Saturday, October 25, 2008

Weekend Roundup -Question and Answer Edition

We got a lot of good questions this week, so we're doing another Q&A today! We'll start doing a Q & A post each Saturday to keep up with the questions. If we haven't answered your question yet it's probably too hard. Just kidding, we'll get to it in the weeks to come.

First up though, a little roundup:

Someone finally did it! It being comparing the cost of canned beans to dried beans, and did a tutorial on how to cook and store them to boot. Check out the post here at A Year of Crockpotting.


I have a question about canning. Is hot water canning different from pressure canning?

Hot water canning and pressure canning are different. To see the differences in methods, see our post on hot water canning here, and pressure canning here. To pressure cook foods, you do need an actual pressure cooker (or pressure canner which is bascally a large pressure cooker see here). To just do hot water canning, you could technically use any large pot with a lid-as long as it's deep enough to completely cover the jars with water AND you need a wire rack to keep the jars off the bottom of the pan (too much jiggling) see here.

What about soft white wheat and soft red wheat? What is the difference between winter wheat and spring wheat?

There are two types of white wheat – hard white and soft white. The differences between the two are found mainly in the end products for which they are used. Soft white has a lower protein level than hard white. Which is why the cannery sells the hard wheat, so the protein level is higher and therefore more nutritious. My guess is that the same is true of red wheat.

Where can you buy double boilers and the pots etc. needed to bottle things at home? Also, do you have a cheap place to buy jars or do I just have to get them at the grocery store?

You can buy pretty much everything you need online - try doing a Google search, or searching on Amazon. Amazon will show you many different brands of products, and they often have consumer reviews, which I really like.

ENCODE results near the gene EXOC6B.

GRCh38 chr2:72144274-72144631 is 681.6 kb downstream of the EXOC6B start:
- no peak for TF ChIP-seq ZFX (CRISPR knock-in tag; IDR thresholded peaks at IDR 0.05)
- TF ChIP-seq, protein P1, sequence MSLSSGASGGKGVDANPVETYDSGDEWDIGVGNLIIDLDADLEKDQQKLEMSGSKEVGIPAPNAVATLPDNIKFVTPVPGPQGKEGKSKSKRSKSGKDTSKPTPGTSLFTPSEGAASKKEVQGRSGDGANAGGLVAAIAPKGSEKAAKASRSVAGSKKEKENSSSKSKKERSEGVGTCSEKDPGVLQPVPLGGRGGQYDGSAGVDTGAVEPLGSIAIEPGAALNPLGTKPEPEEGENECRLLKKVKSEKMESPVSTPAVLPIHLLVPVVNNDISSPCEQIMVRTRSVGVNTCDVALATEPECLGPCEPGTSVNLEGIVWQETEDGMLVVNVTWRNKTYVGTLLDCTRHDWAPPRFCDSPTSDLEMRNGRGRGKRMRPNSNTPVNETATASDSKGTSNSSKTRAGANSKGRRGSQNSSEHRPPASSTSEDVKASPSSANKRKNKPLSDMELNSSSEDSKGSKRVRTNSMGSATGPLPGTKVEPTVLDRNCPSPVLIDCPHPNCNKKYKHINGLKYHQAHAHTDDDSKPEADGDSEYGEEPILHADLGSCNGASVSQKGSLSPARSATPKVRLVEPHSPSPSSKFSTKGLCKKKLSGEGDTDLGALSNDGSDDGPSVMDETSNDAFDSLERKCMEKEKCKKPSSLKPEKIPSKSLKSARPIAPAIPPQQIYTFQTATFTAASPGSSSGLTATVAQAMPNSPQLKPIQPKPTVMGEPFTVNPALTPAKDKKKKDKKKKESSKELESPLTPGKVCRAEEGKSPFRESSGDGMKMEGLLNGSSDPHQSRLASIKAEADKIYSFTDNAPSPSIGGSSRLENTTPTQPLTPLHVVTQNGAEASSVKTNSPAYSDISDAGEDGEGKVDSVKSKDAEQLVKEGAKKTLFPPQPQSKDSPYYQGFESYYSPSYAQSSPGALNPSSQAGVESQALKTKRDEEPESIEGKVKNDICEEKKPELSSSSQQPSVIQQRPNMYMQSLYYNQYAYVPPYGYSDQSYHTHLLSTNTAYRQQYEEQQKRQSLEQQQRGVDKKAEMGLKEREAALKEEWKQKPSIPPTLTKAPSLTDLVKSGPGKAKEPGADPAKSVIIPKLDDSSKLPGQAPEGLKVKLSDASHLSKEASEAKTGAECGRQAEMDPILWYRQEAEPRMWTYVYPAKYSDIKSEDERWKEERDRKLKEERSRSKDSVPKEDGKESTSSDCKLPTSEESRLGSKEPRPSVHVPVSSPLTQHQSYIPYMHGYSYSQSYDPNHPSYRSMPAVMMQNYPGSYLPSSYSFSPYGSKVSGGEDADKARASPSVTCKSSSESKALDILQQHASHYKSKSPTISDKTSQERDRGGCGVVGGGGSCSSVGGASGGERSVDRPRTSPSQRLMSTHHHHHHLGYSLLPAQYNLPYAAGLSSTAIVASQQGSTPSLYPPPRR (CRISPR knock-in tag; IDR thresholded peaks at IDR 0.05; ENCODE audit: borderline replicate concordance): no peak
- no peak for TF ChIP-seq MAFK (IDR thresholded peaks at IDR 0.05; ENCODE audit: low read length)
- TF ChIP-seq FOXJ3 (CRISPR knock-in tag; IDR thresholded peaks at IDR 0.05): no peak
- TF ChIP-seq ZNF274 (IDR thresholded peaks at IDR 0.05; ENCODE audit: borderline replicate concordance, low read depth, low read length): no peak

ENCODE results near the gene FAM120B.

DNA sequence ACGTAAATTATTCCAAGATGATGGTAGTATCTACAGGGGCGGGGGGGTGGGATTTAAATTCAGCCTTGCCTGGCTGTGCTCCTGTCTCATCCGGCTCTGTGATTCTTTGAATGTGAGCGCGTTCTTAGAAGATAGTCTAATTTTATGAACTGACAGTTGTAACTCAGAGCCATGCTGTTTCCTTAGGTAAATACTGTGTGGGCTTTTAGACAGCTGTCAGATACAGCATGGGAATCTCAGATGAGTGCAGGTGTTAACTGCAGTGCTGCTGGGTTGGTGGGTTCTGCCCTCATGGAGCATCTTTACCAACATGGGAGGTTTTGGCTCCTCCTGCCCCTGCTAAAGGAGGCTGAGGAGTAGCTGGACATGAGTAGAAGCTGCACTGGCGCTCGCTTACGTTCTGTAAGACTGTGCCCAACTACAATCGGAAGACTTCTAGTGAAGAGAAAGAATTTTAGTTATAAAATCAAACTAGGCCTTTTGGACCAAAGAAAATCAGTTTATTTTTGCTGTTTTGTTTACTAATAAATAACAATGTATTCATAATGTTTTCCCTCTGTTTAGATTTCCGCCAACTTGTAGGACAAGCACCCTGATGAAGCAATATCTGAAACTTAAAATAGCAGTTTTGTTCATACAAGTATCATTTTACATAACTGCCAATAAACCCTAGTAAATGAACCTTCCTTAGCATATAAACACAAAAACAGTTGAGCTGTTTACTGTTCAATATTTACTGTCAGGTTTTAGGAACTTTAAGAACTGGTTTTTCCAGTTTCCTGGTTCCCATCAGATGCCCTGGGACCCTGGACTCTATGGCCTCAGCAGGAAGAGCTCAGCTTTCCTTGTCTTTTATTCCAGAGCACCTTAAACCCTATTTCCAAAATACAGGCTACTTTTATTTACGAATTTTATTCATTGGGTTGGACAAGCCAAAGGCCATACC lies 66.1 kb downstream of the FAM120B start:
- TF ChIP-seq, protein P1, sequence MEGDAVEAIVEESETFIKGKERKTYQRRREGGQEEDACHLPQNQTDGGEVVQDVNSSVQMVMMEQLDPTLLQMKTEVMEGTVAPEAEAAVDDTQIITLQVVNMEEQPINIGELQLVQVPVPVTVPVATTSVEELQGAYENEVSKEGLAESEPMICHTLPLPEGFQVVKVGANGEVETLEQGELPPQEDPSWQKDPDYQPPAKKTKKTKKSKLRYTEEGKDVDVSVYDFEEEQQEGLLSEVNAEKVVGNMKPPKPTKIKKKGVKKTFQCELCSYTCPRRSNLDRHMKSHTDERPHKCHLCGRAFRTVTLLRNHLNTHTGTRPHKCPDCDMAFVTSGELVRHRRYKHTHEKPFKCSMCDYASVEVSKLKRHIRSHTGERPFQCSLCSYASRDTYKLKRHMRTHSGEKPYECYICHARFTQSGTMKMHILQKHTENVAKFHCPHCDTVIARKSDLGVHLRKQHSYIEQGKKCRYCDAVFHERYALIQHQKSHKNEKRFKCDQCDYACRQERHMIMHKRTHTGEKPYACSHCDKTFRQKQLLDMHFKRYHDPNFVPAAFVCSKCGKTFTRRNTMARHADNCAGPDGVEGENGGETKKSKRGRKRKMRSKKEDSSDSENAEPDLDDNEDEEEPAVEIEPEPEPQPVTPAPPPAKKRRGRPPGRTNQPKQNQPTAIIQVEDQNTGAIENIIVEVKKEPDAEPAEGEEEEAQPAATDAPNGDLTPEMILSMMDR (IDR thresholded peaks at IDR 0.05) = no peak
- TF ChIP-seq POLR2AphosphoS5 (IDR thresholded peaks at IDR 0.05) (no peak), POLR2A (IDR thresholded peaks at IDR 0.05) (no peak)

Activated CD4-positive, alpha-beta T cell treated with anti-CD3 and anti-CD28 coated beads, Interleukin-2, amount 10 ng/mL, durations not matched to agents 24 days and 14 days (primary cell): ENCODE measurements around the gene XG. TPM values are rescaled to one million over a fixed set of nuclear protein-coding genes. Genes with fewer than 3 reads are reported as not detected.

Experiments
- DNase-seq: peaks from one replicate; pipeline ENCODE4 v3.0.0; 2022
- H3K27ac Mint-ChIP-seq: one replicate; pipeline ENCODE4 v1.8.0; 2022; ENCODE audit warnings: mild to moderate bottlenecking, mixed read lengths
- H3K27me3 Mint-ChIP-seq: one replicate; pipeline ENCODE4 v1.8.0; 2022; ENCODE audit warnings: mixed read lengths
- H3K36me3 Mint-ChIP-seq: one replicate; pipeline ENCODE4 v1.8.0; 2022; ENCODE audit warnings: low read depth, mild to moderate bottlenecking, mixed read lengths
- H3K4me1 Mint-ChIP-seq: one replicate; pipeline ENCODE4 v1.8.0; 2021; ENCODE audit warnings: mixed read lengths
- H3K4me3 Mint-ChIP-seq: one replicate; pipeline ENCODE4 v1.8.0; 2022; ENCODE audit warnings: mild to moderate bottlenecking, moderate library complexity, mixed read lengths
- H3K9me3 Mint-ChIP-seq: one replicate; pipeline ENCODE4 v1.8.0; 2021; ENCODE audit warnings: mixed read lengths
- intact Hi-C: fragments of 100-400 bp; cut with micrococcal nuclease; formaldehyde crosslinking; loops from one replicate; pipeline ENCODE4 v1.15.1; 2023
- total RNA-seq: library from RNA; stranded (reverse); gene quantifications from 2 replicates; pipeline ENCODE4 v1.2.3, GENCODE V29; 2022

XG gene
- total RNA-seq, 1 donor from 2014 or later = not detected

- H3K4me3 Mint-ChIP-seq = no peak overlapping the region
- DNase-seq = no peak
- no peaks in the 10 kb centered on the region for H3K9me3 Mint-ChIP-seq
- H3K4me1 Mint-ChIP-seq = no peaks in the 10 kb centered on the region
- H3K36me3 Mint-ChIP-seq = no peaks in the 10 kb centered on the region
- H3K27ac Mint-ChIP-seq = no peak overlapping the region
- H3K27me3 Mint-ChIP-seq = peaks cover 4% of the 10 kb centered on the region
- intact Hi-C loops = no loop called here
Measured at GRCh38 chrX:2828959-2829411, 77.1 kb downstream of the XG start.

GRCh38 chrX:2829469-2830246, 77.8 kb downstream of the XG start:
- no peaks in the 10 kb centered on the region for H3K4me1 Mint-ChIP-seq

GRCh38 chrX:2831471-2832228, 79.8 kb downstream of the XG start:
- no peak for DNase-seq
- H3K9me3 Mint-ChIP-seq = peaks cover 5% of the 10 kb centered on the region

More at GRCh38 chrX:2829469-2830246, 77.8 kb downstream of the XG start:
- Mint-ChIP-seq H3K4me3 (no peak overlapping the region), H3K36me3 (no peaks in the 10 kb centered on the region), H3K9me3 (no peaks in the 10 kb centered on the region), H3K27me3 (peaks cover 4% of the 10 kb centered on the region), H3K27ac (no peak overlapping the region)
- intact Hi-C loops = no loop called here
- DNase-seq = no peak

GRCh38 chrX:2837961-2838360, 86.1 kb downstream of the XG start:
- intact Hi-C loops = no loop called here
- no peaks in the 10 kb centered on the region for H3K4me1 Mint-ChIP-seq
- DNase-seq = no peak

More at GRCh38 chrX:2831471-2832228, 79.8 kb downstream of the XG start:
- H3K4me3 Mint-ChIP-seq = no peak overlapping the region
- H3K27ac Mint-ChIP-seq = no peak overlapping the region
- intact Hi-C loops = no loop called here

You can buy your jars at any grocery store in the canning section (which is usually a really small part of the bags/tin foil section. I wouldn't buy them there if you can help it. I would look around at garage sales or talk to some older people in your area. I know my Grandma has shelves full of jars that she doesn't use since she doesn't can anymore. I defintely recommend getting your jars secondhand. I do buy my rings and lids at the store though.

I would love to hear any advice for those of us who eat raw or vegetarian. What are some different types of grains and such we could store to use for sprouting to have fresh greens? What are your recommendations for food storage in that regard?

Well if you eat raw, food storage can be a huge challenge. Having your own garden is probably the best advice we can give you in that regard. That way, you will have a constant supply of raw food available to you. Of course, this isn't always possible depending on where you live and what season it is. Your food storage can be heavy in dried fruits and veggies, nuts, etc. Consider storing some food that you would eat in an emergency, even if that doesn't necessarily mean you would eat it normally. This will make rotating difficult, but it's worth it.

Being vegetarian should be easy for food storage since canned meat is the most expensive item in the food storage! Stock up on lots of beans which are a great source of protein and of course vegetables.